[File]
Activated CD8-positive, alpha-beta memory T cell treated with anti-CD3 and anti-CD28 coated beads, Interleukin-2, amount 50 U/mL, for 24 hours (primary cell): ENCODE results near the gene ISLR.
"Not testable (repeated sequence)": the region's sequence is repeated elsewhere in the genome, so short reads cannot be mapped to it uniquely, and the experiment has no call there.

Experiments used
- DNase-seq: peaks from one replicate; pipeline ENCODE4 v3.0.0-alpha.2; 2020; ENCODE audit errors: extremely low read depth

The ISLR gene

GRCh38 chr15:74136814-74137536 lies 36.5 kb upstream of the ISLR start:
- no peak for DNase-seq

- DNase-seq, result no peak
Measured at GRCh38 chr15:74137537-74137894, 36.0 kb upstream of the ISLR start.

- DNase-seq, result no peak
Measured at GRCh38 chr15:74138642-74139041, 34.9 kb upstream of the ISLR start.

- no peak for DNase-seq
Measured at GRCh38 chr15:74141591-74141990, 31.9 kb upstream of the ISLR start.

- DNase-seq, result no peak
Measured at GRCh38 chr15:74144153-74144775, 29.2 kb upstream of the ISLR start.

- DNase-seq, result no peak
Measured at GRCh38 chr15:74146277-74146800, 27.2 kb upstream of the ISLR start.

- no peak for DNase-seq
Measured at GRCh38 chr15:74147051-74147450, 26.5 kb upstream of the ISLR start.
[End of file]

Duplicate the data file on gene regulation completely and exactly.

Activated CD8-positive, alpha-beta memory T cell treated with anti-CD3 and anti-CD28 coated beads, Interleukin-2, amount 50 U/mL, for 24 hours (primary cell): ENCODE results near the gene ISLR.
"Not testable (repeated sequence)": the region's sequence is repeated elsewhere in the genome, so short reads cannot be mapped to it uniquely, and the experiment has no call there.

Experiments used
- DNase-seq: peaks from one replicate; pipeline ENCODE4 v3.0.0-alpha.2; 2020; ENCODE audit errors: extremely low read depth

The ISLR gene

GRCh38 chr15:74136814-74137536 lies 36.5 kb upstream of the ISLR start:
- no peak for DNase-seq

- DNase-seq, result no peak
Measured at GRCh38 chr15:74137537-74137894, 36.0 kb upstream of the ISLR start.

- DNase-seq, result no peak
Measured at GRCh38 chr15:74138642-74139041, 34.9 kb upstream of the ISLR start.

- no peak for DNase-seq
Measured at GRCh38 chr15:74141591-74141990, 31.9 kb upstream of the ISLR start.

- DNase-seq, result no peak
Measured at GRCh38 chr15:74144153-74144775, 29.2 kb upstream of the ISLR start.

- DNase-seq, result no peak
Measured at GRCh38 chr15:74146277-74146800, 27.2 kb upstream of the ISLR start.

- no peak for DNase-seq
Measured at GRCh38 chr15:74147051-74147450, 26.5 kb upstream of the ISLR start.